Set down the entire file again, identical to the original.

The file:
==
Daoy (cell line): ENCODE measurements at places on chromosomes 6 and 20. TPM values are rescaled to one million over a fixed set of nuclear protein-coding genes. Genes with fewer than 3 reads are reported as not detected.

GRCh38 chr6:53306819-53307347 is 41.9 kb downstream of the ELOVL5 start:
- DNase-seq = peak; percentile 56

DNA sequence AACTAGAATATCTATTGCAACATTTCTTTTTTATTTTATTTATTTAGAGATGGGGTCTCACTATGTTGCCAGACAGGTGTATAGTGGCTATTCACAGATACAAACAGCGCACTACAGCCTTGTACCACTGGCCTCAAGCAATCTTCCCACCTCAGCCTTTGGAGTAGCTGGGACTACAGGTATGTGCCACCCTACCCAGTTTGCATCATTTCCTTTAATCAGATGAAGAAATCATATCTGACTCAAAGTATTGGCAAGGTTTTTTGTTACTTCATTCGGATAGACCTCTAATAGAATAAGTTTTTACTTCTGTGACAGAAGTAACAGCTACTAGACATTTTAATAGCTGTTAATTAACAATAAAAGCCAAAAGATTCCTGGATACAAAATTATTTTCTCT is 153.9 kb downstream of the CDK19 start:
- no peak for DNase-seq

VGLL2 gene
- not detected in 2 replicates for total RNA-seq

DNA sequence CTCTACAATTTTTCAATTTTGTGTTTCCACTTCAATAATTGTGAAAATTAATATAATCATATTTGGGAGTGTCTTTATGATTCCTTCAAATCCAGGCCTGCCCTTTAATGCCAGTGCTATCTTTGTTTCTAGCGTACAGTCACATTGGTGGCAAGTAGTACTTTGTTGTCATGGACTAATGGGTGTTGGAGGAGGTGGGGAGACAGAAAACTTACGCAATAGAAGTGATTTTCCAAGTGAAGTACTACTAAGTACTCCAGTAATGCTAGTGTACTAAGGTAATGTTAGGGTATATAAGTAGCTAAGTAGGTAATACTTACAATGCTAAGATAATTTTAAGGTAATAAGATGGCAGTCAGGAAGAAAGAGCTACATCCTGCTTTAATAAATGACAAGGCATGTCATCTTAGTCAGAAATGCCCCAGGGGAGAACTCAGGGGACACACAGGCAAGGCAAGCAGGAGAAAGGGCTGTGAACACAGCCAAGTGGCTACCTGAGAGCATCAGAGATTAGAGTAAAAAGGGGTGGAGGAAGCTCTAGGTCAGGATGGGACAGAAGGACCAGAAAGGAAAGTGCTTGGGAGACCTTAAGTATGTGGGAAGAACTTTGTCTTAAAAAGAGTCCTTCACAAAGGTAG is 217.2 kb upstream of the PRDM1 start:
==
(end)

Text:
Daoy (cell line): ENCODE measurements at places on chromosomes 6 and 20. TPM values are rescaled to one million over a fixed set of nuclear protein-coding genes. Genes with fewer than 3 reads are reported as not detected.

GRCh38 chr6:53306819-53307347 is 41.9 kb downstream of the ELOVL5 start:
- DNase-seq = peak; percentile 56

DNA sequence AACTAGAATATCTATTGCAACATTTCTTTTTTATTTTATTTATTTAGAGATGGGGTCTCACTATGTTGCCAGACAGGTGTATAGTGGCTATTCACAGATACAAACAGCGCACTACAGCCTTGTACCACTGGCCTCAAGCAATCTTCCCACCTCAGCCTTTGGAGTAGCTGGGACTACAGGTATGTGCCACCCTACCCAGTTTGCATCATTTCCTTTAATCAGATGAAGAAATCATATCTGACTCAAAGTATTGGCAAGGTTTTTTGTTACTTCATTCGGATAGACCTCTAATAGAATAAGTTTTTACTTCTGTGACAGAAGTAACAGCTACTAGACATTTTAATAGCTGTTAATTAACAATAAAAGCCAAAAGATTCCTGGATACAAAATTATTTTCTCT is 153.9 kb downstream of the CDK19 start:
- no peak for DNase-seq

VGLL2 gene
- not detected in 2 replicates for total RNA-seq

DNA sequence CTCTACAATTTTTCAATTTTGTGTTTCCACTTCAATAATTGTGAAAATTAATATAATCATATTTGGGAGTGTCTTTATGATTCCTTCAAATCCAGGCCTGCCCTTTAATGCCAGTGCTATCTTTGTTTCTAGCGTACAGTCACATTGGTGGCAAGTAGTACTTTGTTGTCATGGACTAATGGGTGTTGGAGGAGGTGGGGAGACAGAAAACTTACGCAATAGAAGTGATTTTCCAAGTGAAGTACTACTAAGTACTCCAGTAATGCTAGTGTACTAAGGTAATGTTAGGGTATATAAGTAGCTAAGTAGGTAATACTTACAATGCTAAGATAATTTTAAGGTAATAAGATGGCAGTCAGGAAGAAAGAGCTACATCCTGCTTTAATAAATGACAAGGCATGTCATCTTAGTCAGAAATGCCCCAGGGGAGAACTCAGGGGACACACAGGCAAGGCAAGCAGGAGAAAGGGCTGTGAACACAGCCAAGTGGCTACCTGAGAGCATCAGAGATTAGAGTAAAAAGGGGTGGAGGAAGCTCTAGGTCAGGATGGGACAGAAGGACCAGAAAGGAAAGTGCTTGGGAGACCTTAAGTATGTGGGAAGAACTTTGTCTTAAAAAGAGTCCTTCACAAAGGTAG is 217.2 kb upstream of the PRDM1 start: